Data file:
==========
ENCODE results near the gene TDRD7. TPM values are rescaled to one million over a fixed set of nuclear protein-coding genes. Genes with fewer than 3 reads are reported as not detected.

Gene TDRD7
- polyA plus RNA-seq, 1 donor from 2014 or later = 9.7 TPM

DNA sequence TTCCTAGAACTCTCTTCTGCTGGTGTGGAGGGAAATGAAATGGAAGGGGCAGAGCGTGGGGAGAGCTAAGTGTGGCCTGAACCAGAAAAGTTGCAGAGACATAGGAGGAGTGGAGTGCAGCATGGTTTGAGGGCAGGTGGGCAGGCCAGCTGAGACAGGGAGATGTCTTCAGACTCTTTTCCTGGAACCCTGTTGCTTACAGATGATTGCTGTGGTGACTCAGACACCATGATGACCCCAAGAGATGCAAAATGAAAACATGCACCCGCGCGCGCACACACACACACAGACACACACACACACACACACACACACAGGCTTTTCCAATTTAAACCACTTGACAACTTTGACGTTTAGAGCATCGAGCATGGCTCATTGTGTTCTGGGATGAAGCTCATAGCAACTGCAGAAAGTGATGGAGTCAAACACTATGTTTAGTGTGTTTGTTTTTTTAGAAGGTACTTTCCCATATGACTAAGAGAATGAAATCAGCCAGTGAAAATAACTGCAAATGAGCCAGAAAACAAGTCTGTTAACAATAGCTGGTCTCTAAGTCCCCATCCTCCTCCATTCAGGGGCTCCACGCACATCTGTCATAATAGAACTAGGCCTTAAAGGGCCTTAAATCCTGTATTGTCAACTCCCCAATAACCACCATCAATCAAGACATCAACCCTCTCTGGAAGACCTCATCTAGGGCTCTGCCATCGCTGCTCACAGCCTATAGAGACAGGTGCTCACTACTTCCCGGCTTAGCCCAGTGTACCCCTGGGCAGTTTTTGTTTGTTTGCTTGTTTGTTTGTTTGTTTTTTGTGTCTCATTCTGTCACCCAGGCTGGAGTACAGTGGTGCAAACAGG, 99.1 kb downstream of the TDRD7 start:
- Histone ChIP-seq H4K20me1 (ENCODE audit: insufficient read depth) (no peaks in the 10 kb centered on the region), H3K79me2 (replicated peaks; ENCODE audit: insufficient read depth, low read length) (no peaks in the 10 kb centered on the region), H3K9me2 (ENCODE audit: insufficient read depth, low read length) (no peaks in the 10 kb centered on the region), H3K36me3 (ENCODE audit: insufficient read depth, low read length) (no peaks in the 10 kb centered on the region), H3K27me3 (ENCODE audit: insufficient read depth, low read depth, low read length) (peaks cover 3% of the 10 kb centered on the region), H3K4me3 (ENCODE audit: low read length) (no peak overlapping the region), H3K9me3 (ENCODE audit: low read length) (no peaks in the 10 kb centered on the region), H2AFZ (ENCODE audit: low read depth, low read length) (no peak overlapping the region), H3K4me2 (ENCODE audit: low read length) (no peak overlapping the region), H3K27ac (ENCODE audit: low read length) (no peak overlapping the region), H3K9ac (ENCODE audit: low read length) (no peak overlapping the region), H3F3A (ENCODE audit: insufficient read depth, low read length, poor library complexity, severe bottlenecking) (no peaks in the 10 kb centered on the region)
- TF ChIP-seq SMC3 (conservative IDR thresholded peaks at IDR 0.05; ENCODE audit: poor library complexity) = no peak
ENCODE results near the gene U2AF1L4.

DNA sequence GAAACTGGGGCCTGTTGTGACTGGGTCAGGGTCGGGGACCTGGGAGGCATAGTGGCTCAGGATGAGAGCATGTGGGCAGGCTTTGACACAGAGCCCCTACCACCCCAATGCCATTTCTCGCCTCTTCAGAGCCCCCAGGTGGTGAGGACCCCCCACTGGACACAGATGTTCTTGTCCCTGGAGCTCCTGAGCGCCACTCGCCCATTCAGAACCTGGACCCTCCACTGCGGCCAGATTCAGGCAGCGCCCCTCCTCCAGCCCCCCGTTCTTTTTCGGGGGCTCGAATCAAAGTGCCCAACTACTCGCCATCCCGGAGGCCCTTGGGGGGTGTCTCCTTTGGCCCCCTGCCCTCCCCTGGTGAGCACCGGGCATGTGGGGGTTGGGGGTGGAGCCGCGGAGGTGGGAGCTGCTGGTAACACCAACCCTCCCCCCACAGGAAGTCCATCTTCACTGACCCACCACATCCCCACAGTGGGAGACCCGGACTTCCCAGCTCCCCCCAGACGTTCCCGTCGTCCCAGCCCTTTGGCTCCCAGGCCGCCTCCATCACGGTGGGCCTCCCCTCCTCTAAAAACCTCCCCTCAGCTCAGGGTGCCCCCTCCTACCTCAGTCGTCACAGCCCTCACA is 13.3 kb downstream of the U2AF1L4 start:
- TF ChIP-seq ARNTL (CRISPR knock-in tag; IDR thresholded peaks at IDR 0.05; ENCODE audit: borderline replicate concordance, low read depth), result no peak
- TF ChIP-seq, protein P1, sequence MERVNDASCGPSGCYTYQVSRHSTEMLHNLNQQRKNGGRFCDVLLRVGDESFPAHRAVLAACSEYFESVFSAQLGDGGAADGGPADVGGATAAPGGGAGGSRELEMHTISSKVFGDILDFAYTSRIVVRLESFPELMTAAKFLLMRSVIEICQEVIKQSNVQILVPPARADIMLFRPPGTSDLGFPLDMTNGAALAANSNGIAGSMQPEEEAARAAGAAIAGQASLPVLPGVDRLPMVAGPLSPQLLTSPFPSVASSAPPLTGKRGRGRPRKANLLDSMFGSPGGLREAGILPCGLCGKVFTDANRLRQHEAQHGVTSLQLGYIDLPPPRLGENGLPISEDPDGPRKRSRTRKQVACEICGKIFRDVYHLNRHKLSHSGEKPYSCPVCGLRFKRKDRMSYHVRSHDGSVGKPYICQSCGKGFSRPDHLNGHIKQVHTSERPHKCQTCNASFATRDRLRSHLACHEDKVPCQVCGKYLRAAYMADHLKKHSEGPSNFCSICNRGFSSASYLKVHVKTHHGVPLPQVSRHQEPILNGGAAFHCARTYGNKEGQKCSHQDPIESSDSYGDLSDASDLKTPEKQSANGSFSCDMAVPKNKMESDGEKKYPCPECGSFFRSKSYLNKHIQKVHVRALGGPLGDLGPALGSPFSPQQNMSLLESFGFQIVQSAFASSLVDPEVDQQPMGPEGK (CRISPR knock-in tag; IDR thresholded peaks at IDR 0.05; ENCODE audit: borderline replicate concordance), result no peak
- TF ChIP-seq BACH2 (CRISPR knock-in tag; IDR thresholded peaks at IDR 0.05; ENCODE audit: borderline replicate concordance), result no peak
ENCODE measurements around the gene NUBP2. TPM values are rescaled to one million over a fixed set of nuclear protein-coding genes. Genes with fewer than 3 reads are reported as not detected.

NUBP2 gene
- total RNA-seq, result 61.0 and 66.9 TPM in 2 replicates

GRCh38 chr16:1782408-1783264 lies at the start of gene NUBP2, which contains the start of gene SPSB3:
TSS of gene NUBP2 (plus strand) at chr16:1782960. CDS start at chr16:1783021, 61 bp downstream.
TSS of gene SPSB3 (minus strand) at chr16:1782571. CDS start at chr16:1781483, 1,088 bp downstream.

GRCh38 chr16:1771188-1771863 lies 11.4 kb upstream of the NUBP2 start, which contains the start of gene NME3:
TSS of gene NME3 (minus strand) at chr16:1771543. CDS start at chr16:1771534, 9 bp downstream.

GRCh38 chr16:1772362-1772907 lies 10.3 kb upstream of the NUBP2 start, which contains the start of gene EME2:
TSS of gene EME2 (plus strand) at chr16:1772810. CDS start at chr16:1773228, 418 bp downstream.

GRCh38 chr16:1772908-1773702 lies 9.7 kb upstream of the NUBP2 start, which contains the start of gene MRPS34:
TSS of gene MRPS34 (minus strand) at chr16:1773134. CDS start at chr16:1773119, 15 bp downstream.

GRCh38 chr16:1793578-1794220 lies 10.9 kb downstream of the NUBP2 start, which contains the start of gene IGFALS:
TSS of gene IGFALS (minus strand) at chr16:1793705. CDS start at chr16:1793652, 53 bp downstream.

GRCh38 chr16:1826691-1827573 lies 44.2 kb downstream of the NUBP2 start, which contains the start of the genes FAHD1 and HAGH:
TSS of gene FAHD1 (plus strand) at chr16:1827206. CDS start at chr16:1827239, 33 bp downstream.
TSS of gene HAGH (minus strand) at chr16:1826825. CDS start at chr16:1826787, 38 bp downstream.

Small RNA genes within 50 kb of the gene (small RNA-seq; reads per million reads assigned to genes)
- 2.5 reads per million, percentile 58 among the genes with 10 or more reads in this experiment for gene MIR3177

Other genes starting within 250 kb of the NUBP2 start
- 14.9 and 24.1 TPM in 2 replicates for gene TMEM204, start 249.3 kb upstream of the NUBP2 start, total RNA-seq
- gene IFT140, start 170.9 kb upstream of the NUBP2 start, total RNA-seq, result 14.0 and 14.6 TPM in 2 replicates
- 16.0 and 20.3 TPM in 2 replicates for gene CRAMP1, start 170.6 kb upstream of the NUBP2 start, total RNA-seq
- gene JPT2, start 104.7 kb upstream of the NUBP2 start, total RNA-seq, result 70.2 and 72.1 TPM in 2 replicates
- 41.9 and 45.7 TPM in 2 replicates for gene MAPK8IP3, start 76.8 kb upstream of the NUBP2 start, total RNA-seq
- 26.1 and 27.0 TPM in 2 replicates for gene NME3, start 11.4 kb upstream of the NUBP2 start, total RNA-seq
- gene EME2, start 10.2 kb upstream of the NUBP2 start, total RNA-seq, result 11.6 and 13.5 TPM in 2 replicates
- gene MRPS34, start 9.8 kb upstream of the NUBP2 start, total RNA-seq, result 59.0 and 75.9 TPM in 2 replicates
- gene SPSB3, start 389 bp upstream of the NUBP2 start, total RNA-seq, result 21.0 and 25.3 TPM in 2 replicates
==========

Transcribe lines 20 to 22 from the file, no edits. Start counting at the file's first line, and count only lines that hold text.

GRCh38 chr16:1772362-1772907 lies 10.3 kb upstream of the NUBP2 start, which contains the start of gene EME2:
TSS of gene EME2 (plus strand) at chr16:1772810. CDS start at chr16:1773228, 418 bp downstream.

GRCh38 chr16:1772908-1773702 lies 9.7 kb upstream of the NUBP2 start, which contains the start of gene MRPS34: